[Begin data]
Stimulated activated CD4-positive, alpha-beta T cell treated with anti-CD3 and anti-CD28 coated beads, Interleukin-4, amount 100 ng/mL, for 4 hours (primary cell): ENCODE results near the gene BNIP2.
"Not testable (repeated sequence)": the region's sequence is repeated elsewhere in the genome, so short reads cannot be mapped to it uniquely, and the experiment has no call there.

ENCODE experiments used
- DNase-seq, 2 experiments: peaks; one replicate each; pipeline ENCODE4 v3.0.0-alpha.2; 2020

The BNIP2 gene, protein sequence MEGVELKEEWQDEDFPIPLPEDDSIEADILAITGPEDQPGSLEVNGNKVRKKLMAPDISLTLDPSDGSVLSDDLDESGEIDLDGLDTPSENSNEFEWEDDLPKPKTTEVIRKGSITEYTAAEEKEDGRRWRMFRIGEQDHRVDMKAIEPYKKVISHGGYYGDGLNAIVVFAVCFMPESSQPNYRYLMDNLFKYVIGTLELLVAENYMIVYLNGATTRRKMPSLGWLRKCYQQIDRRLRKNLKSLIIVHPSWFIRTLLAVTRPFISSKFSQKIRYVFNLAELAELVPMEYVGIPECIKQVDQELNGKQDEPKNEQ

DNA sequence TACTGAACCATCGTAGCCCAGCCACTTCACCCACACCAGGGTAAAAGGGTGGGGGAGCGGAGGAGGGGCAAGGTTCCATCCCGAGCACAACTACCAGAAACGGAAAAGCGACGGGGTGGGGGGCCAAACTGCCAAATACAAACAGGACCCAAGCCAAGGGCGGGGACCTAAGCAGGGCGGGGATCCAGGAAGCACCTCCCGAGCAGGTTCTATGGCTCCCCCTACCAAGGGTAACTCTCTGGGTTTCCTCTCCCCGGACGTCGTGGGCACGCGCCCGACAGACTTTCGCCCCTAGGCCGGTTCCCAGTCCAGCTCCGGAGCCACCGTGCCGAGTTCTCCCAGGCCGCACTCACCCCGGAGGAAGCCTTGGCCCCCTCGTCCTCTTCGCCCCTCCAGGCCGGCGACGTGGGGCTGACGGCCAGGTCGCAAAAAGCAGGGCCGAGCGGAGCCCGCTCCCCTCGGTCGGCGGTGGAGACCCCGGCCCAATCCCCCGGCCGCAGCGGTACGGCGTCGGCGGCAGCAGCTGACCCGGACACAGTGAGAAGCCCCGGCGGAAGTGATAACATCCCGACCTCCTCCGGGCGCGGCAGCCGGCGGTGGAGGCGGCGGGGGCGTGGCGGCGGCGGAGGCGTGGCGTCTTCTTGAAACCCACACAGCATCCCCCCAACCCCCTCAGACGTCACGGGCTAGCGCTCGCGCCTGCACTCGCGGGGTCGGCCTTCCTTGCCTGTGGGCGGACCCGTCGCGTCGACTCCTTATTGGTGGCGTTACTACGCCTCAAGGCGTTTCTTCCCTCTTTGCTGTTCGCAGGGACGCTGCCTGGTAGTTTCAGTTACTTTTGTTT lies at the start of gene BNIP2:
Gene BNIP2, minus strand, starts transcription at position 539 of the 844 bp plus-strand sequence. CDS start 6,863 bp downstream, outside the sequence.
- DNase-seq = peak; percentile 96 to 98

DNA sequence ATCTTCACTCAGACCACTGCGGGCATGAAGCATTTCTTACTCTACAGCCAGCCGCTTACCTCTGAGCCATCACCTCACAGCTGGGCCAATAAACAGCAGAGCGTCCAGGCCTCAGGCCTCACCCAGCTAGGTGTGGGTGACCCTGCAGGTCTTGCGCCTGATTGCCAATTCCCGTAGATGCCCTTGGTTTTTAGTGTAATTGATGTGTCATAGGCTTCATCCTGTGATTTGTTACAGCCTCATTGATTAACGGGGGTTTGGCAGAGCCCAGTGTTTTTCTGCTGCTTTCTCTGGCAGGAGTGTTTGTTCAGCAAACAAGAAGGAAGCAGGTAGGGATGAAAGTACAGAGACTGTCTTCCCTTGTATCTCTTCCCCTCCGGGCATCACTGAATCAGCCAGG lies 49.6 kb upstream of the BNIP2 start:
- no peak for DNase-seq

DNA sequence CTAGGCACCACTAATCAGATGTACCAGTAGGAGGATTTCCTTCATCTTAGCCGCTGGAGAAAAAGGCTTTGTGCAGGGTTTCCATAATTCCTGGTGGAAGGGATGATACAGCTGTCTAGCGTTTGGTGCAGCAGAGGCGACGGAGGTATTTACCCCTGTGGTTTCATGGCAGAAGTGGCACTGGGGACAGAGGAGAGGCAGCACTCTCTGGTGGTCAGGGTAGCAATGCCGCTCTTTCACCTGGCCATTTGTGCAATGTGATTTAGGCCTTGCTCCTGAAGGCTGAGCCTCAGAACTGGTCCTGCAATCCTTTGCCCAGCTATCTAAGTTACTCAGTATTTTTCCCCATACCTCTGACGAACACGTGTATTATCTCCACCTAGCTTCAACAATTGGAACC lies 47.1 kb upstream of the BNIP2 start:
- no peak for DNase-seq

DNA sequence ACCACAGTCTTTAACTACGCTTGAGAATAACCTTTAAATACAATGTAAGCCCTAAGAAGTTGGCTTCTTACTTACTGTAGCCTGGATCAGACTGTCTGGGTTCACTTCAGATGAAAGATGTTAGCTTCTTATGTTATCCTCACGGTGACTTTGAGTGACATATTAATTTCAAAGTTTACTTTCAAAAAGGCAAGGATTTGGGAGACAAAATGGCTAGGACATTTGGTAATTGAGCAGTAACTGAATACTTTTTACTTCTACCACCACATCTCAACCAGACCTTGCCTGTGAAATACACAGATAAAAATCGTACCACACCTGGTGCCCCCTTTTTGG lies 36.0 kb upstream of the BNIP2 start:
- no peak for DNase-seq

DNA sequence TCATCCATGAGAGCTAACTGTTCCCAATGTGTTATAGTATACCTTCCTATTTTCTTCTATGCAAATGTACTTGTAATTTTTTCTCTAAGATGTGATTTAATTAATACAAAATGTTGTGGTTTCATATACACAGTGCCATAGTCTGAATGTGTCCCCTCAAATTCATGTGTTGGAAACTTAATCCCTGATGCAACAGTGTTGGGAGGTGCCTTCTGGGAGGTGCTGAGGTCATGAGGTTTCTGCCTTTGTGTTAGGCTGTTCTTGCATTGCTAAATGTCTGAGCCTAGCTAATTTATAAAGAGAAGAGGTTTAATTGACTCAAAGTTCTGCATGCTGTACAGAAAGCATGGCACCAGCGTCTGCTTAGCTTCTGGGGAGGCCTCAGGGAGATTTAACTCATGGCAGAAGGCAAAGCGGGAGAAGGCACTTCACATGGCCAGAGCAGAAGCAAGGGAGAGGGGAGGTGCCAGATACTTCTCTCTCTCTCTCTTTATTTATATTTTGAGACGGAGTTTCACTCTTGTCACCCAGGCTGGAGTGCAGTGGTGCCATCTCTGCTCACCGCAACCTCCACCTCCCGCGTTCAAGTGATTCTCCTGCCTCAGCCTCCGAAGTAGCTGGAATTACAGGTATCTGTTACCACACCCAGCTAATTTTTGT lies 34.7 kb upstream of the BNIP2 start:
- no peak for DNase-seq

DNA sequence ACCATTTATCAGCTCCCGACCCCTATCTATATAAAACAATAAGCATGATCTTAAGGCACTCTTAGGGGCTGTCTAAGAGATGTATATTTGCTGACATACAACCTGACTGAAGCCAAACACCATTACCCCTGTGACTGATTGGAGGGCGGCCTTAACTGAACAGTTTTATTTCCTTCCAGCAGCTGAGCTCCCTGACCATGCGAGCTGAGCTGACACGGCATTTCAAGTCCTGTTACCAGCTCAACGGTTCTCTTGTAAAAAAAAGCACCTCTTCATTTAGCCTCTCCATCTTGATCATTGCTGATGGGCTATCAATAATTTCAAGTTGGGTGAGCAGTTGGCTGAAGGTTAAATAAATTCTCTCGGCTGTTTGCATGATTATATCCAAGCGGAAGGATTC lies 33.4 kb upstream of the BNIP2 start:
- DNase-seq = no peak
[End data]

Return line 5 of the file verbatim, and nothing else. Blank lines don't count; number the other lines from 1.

The BNIP2 gene, protein sequence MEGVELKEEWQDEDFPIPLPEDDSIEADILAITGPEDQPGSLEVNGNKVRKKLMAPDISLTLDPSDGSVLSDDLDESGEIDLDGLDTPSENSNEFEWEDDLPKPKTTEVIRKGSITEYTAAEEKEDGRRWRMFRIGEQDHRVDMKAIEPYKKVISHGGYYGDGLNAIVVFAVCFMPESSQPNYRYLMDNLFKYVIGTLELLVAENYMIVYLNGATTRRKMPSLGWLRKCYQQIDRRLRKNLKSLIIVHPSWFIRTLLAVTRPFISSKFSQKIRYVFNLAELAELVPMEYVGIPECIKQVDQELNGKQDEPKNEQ